There are many things we can all do to help hedgehogs; here are just a few:

  • Make sure hedgehogs can access your garden with a ‘Hedgehog Highway’ a 5” x 5” (13 x 13cm) square gap in the bottom of fences or walls should do it! Once created you can log these on the BIG Hedgehog Map at www.bighedgehogmap.org
  • Create a log pile that will offer shelter and natural food.
  • Move piles of rubbish to a new site on the day you are burning it and check it carefully before setting light to it, lighting from only one side so that there’s an escape route should you have missed anything.
  • Check areas carefully before mowing or strimming.
  • Ensure netting is kept at a height that allows hedgehogs to pass safely under it.
  • Check compost heaps carefully before digging the fork in.
  • Stop using pesticides and poisons.
  • Cover drains or deep holes.
  • Ensure there is an easy route out of ponds & pools.

BHPS Chief Executive, Fay Vass, said 
“Our gardens take up such a lot of habitat, and by each making our own plot more hedgehog friendly, we can improve a huge amount of habitat for them. If you don’t have a garden yourself, you can still help by contacting public space managers, neighbours, family and friends to ensure they are all doing their bit. We urge everyone to become a Hedgehog Champion for their area at Hedgehog Street – a project run by BHPS and our partners People’s Trust for Endangered Species. Join more than 93,000 Champions by signing up for free at: www.hedgehogstreet.org – you will get an email with top tips on how you can help hedgehogs each month and there’s even a Hedgehog Street app you can download from The App Store or Google Play!”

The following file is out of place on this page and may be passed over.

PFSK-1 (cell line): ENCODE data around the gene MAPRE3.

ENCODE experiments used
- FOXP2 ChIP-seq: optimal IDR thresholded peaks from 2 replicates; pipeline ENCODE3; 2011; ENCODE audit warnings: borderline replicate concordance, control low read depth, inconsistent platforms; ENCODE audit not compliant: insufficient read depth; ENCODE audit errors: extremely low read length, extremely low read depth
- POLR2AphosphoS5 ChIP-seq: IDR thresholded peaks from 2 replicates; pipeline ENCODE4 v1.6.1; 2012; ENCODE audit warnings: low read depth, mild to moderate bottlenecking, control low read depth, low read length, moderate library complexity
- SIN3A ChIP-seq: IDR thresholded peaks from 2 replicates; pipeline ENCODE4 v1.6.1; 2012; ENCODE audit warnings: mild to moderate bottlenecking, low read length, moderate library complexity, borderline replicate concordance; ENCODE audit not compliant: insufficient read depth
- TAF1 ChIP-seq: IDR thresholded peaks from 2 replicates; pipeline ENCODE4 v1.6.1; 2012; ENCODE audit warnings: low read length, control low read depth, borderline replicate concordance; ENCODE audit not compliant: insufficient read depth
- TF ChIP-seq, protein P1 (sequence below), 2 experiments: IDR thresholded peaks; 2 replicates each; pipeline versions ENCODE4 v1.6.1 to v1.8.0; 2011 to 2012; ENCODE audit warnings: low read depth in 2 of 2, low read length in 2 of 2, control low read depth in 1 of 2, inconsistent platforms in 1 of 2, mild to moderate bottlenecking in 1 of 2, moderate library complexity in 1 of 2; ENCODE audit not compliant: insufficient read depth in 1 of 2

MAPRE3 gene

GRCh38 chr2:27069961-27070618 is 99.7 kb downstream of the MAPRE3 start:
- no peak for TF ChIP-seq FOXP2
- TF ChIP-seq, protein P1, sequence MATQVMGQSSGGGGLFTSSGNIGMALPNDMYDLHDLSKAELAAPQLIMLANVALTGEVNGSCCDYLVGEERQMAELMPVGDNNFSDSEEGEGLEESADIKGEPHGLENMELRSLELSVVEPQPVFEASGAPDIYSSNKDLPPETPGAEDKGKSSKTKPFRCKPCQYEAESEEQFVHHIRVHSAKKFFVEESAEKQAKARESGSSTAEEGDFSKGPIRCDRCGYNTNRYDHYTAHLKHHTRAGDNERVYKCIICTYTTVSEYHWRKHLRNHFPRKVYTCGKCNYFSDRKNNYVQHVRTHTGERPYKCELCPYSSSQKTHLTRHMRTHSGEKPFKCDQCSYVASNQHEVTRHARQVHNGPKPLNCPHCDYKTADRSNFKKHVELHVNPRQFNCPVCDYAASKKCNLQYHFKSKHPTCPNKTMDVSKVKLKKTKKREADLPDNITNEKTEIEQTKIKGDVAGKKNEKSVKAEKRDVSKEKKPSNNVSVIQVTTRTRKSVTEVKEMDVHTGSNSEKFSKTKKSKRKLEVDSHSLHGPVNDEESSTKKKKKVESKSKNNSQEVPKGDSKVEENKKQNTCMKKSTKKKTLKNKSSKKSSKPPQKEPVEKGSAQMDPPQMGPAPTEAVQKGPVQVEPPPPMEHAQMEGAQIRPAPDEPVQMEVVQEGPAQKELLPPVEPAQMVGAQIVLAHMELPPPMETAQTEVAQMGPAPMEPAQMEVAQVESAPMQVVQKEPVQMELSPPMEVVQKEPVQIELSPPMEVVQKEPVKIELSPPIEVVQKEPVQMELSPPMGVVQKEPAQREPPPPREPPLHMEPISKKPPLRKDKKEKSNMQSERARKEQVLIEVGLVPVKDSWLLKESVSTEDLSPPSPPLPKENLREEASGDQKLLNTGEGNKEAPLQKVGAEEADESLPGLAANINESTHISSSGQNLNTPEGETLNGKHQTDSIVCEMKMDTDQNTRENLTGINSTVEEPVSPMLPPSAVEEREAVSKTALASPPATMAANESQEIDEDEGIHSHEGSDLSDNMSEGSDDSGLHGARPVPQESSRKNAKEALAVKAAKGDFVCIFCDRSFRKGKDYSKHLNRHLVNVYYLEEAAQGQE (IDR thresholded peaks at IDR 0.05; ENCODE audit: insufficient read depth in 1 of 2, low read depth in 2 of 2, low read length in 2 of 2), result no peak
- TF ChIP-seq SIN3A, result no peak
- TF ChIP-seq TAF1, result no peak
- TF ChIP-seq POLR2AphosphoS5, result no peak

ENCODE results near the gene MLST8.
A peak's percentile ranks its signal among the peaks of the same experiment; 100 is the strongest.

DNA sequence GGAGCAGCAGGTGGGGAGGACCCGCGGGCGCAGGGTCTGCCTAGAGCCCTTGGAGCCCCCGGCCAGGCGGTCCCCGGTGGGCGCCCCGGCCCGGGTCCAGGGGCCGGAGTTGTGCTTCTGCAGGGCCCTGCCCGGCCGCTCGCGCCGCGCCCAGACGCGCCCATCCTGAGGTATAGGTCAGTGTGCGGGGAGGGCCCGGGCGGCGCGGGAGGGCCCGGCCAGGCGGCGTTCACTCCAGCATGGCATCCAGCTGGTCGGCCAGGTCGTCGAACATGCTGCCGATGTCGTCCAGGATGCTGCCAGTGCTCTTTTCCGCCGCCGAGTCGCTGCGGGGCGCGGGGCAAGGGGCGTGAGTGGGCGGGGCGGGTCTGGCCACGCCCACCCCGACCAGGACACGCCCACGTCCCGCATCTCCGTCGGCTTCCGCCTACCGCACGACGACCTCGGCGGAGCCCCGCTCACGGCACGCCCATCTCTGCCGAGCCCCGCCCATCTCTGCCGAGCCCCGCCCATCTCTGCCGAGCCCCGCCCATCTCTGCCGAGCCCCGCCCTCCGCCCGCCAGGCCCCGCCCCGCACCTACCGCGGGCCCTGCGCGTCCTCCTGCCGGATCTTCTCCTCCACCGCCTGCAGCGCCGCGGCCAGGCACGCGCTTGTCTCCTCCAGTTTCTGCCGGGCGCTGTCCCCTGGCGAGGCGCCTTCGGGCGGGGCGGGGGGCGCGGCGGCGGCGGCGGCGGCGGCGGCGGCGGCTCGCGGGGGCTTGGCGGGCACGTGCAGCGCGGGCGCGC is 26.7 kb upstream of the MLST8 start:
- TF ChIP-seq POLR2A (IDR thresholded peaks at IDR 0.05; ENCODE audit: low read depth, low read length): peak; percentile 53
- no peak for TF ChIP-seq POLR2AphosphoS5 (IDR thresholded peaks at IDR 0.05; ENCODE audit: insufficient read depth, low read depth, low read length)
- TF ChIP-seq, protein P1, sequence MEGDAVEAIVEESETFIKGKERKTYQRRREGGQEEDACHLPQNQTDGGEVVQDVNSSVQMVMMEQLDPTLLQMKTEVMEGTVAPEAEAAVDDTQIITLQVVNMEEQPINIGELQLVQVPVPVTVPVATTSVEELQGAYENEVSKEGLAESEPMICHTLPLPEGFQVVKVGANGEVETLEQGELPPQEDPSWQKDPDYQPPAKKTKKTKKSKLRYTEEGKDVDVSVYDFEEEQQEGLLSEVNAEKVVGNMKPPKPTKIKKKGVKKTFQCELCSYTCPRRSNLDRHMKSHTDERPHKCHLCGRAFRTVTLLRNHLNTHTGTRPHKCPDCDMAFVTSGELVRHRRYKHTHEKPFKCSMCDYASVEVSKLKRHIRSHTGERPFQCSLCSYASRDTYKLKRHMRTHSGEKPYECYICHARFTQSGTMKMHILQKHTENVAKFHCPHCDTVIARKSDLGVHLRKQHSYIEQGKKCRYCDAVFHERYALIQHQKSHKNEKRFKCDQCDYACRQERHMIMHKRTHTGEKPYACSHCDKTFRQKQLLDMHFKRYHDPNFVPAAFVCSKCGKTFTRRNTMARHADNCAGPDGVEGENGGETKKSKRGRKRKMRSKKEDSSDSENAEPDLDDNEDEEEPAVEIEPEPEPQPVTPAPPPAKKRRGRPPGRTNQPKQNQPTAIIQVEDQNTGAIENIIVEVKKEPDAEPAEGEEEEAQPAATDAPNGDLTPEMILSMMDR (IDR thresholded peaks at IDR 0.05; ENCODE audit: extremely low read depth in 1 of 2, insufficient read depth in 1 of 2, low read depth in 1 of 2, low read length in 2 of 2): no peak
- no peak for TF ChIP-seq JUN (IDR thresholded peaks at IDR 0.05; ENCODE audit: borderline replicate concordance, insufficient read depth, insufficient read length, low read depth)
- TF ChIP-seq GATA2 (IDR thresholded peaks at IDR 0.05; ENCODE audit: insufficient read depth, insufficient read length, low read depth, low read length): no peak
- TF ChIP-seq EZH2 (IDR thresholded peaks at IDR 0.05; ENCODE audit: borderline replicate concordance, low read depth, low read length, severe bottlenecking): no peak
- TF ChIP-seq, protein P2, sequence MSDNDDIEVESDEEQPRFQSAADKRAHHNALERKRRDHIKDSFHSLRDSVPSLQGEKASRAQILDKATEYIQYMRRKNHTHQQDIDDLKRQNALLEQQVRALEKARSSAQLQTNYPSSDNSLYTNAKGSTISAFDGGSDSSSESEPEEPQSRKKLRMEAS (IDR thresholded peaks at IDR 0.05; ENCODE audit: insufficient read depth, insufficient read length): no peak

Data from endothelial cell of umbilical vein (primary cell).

BHPS is hoping to raise £2,000 during Hedgehog Awareness Week 2021, you can donate to the 2021 #hedgehogweek appeal at: https://www.justgiving.com/campaign/HAW21

Leaflets and posters are available on this website under ‘information’ or we can post paper copies out on request. A downloadable copy of the Hedgehog Awareness Week (HAW) poster is available by clicking below

Hedgehog Friendly Campus Awards announced

Hedgehog Friendly Campus is a UK-wide university accreditation scheme funded by the British Hedgehog Preservation Society. Teams of staff and students work to apply hedgehog-friendly actions on and around campus.

HUGE CONGRATULATIONS to all universities achieving their Bronze and Silver accreditations for 2020/2021! Don’t see your university listed? If you would like to get your university involved please find out more by emailing info@hedgehogfriendlycampus.co.uk.

The following Universities have achieved Bronze Accreditation (2020/2021):

Aberystwyth, Bangor, Bath Spa, Birmingham City, Bishop Grosseteste, Brunel, Cardiff Metropolitan, Durham, Edge Hill, Edinburgh Napier, Falmouth Exeter Plus, Harper Adams, Kingston, Leeds Beckett, Middlesex, Nottingham Trent, Newcastle, Queen Mary (London), Robert Gordon, Swansea, University Centre Myerscough, Brighton, Chester, Chichester, Derby, Glasgow, Greenwich, Huddersfield, Leeds, Leicester, London, Nottingham, Reading, Salford, Southampton, Stirling, Suffolk, Sunderland, Westminster, Wrexham Glyndwr.

The following Universities have achieved Silver Accreditation (2020/2021):

Birmingham, Bristol, Edinburgh, Essex, Fitzwilliam College Cambridge, Keele, Kent, Lancaster, Lincoln, Liverpool, Northampton, Northumbria, Roehampton, Sheffield, Surrey, University of East Anglia, UWE Bristol, Winchester, Worcester, York.